Many people don’t realize how far oil prices have climbed over the last two years. The price of West Texas Intermediate (WTI) crude oil has climbed from about $45 in September of 2016 to approximately $70 today. Oil prices surged 14% in the second quarter alone.
Looking forward, we believe oil demand is significantly exceeding supply, and inventories on a global basis should continue to draw (decrease) throughout 2018 and into 2019, which should propel prices even higher.
West Texas Intermediate Oil Prices. Trailing Two Years
In a letter we published in Q4 2016, we wrote that “oil prices are headed much, much higher.” At the time this seemed like an outlandish prediction: OECD oil inventories (a proxy for global stockpiles) stood at record high levels of ~400 million barrels above seasonal averages while Brent prices were ~$55 per barrel. We explained how global oil markets were much tighter than the market realized and that global inventories would normalize faster than anyone expected.
While few agreed with us at the time, our thesis has played out accordingly since then. In our 3Q 2017 letter, we refined our outlook and predicted that global and US core oil inventories should be within 20 million barrels of seasonal averages sometime in the second quarter of 2018.
Inventory vs. 10-Year Seasonal Averages
Source: Energy Information Agency (EIA), International Energy Agency (IEA), Goehring & Rozencwajg models
As you can see in the graph above, inventories did reach our approximate target levels during the second quarter. These milestones were thought to be impossible only a few months ago.
Over the last 16 months, OECD inventories have drawn by 635,000 barrels per day relative to seasonal averages – the fastest recorded drawdown since inventory data began. This occurred despite repeated warnings that oil inventories would remain bloated for an extended period of time. As recently as last summer (at which point inventories had already been drawing sharply for six months), investor bearishness remained at extreme levels. As you likely recall, WTI prices collapsed by 20% between April and June 2017 as continued concerns surrounding OPEC cheating and “peak oil demand” (brought about by concerns around electric vehicles) gripped investor psychology. Last summer, we wrote that our models continued to suggest global oil markets were in severe deficit and inventories would continue to draw down further – which is exactly what happened.
The same models that accurately predicted OECD inventory behavior over the last 16 months continue to point to tightness in global crude markets going forward. For the remainder of 2018, the International Energy Agency (IEA) projects global demand will average 99.6mm barrels per day, while total non-OPEC production (including biofuels, processing gains and OPEC NGLs) will reach 67.7mm barrels per day. These figures imply a call (difference) of 31.9mm b/d during the remainder of 2018. However, we believe this figure will be revised significantly higher.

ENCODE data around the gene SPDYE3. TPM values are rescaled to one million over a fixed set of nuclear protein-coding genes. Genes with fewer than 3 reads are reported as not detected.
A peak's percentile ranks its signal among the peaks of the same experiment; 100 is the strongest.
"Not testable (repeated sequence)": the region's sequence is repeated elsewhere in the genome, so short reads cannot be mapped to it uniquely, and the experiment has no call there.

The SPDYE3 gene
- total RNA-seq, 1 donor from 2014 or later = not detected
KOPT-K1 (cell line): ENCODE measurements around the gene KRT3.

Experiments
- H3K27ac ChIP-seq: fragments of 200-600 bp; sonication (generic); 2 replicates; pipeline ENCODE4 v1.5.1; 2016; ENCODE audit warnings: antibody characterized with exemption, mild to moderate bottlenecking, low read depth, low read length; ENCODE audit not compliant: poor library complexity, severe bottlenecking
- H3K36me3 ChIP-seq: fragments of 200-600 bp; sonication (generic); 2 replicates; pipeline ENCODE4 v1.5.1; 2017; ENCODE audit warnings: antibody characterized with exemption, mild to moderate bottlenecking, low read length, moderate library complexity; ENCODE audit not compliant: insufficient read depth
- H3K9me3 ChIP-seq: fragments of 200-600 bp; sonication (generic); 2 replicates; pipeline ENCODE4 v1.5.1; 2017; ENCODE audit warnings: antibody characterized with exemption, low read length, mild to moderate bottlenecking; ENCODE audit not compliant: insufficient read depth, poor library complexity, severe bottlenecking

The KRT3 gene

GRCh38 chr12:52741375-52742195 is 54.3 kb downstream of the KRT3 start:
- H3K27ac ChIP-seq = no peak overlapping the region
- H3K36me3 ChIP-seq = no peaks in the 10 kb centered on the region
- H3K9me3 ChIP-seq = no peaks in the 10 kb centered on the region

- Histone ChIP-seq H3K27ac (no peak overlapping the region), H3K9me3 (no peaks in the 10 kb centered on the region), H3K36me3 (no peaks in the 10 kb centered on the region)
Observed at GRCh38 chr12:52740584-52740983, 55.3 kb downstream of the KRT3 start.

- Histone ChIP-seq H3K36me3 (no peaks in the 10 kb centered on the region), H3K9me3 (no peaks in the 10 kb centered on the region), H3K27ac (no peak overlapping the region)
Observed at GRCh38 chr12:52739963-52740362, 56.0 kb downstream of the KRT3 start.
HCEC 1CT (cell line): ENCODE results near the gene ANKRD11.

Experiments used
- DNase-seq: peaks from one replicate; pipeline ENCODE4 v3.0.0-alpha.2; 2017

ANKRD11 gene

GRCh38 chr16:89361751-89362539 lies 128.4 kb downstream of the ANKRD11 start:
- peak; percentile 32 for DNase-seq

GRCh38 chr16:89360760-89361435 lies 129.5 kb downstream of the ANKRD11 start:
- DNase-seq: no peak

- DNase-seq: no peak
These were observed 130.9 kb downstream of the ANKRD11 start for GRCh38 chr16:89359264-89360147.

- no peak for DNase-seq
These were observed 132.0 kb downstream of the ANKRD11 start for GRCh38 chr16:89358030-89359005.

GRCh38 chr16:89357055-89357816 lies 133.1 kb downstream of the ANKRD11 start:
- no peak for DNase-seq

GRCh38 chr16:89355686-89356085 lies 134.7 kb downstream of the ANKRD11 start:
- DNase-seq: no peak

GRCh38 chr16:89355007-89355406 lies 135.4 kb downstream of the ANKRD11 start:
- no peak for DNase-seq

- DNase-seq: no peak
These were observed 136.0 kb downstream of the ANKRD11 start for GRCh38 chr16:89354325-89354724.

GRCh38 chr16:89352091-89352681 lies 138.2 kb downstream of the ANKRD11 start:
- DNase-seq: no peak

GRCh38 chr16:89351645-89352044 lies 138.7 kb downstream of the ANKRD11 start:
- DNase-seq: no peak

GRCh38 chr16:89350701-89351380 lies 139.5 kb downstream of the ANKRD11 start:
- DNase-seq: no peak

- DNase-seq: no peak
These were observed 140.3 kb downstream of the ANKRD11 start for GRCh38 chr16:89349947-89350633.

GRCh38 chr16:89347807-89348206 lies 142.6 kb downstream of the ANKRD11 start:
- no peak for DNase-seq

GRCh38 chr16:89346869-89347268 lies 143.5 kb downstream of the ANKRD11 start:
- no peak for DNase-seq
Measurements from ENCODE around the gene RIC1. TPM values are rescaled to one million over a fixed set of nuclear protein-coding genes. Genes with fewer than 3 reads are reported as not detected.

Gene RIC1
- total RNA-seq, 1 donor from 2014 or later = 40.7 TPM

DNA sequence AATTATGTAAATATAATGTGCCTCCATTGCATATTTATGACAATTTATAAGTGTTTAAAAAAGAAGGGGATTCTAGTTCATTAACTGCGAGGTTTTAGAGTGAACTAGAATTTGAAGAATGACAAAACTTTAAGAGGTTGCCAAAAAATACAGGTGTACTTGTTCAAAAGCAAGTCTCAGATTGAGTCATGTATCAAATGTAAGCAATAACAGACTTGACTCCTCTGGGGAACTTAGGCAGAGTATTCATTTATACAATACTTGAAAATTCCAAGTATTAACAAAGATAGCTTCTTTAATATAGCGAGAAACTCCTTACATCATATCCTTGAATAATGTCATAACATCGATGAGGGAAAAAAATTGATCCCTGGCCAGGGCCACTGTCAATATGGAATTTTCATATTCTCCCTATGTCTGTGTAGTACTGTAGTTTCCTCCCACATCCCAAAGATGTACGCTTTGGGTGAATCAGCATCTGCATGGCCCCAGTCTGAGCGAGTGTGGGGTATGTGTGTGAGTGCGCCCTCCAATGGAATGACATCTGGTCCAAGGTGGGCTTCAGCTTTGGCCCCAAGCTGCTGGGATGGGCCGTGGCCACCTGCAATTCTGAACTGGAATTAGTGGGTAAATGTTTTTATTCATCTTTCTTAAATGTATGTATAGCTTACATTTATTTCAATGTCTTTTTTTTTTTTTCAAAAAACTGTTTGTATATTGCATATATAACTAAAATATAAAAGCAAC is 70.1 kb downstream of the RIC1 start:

China and India Oil Demand
We continue to believe non-OECD demand is being understated. Based on our emerging market oil demand work (the so-called “S-Curve”), we have long argued the IEA would be forced to revise demand higher. The most notable country going through its “S-Curve tipping point” (the period when oil demand begins to rise much faster relative to real GDP growth) is China, but in our last several letters we explained how India had passed its tipping point as well.
Since the IEA first released estimates for 2018 demand, they have revised both Chinese and Indian demand higher by 130,000 and a staggering 240,000 b/d, respectively. However, we continue to believe more revisions are forthcoming. The reason continues to be the “missing barrels” which have persisted through the first half of 2018. Over the last eight months, the IEA’s “miscellaneous to balance” line item has averaged nearly 500,000 b/d and our models continue to tell us these “missing barrels” will ultimately be accounted for through upward revisions to non-OECD demand.
Furthermore, we believe non-OPEC production outside of the US will continue to disappoint. Between upward revisions to global demand and downward revisions to non-OPEC production outside of the US, we would be surprised if inventories did not continue to draw by at least 500,000 b/d compared to seasonal averages throughout 2018. Such a deficit would take OECD inventories down to dangerously low levels not seen since 2008, which should maintain continued upward pressure on pricing throughout the remainder of the year.